Wed 1st Mar 2017

Copyright and frequently asked questions

If you have created original computer software, literary, musical or artistic works, copyright gives you automatic protection, allowing you to control how your work is exploited.

Copyright is an automatic right which provides protection for works of a literary, dramatic, musical or artistic nature, once the work has been fixed (i.e. recorded in some manner, and not simply an abstract idea). Copyright protection can be used to prevent third parties from using, copying, renting or licensing your work without your permission, and allows you to take legal action against any such activity. In the UK, copyright is an automatically subsisting right, and therefore registration is not necessary.

 

What does copyright protect?

Copyright protects the expression of an idea, and not the idea itself. For example, the raw idea of a story would not qualify for copyright, but a book with the story written in it would.

 

Whilst literary work is a common example of what can be copyright protected it’s worth bearing in mind that films, music recordings, sculptures and generally other works which display an author’s own intellectual creation may be eligible for copyright protection.

 

How long does copyright protection last for?

It depends on the nature of the work. In the EEA, literary, dramatic, musical and artistic works, including photographs, are protected for the author’s lifetime plus 70 years. For cinematographic works the 70 years is calculated from the last of the deaths of the principal director, author of the screenplay, author of the dialogue and music composer. Sound, film and broadcast recordings, and other related rights are protected for 50 years. These terms vary for authors and works from countries outside of the European Economic Area (EEA).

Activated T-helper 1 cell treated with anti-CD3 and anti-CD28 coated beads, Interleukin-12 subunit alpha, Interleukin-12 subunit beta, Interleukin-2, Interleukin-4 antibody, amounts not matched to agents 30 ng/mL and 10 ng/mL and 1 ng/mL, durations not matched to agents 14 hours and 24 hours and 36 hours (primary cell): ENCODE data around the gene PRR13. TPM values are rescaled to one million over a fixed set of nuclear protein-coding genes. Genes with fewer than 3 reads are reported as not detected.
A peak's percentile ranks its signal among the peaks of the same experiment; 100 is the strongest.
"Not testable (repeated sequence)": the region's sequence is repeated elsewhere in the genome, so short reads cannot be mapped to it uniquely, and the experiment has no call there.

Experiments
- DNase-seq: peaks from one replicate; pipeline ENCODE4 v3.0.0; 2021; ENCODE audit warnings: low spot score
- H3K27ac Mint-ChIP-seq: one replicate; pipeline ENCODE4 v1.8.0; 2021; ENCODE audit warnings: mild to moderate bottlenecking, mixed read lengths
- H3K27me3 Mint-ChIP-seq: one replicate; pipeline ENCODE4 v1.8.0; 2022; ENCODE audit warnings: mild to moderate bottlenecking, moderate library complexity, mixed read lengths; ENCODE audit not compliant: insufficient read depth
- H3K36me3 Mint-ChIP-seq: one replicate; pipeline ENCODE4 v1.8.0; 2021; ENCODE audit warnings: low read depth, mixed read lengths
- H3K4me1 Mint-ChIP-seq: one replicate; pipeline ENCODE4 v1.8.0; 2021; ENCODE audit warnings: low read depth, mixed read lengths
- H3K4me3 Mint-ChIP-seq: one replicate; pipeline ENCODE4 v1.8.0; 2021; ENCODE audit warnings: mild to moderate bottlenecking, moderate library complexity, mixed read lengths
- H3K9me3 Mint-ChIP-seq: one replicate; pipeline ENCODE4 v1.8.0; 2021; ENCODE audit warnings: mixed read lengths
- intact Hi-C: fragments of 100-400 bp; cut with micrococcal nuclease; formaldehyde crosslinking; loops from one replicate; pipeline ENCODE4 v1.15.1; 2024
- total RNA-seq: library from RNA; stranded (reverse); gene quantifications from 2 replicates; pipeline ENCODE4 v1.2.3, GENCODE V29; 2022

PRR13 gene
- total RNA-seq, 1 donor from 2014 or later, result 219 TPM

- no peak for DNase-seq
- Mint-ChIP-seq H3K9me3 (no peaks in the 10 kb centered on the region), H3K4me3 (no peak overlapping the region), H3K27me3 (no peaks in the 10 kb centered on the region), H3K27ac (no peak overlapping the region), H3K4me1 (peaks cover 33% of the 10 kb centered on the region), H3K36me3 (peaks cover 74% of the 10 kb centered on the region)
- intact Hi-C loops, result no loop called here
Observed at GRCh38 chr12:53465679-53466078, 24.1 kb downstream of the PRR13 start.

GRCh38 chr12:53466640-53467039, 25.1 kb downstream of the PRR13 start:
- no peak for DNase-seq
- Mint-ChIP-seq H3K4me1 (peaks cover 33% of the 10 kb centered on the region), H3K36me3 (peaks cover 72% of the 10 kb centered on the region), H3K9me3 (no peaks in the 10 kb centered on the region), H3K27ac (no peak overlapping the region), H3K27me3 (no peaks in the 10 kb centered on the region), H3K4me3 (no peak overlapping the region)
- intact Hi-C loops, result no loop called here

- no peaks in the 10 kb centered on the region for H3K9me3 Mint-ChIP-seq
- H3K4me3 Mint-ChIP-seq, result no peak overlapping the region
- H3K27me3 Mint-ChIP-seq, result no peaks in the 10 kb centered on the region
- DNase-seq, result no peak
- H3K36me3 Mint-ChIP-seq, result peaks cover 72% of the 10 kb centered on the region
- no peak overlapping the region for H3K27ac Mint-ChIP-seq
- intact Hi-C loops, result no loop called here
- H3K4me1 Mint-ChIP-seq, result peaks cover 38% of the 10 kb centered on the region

Who owns the copyright?

Most often, the author of the work. However, works made in employment or under contract may belong to the employer or another party. We recommend that you contact one of our attorneys to discuss this aspect in more detail if you require advice with regards to ownership.

 

Can I use the © symbol on my work even if I have not registered my work?

Yes. Often the symbol is used followed by the date of creation and name of the author of the work. Whilst use of the symbol will not provide any additional protection to your work, it may have the effect of deterring a third party from copying your work, whether accidentally or on purpose.

 

If copyright protection automatically subsists, do I need to do anything?

No, but you may wish to unambiguously prove your work existed at a particular date. In the unfortunate event of a legal dispute, proof of the date at which your work was first fixed may be useful.

 

In some countries you can register your work with a government authority. For example, in the US works can be registered with the US copyright office, and this does give some benefits to the owner/author of the work.

 

In the UK you cannot register your work with the UK Intellectual Property Office. It is therefore generally advisable to date and retain all preparatory work such as drafts, plans and sketches. As an alternative to registering, you may opt to send yourself a copy of your work via recorded delivery. The envelope is date stamped and signed, and should be left unopened as a way to show that the work existed at a particular time.

 

We have extensive experience in advising on copyright and securing international protection. (In some countries it's necessary to register copyright, whereas in others copyright is automatic.)

 

How can we help?

We have extensive experience in advising on copyright and securing international protection. (In some countries it's necessary to register copyright, whereas in others copyright is automatic.)

 

Recent experience includes:

  • advised a sole trader on copyright aspects of a video production.

Author

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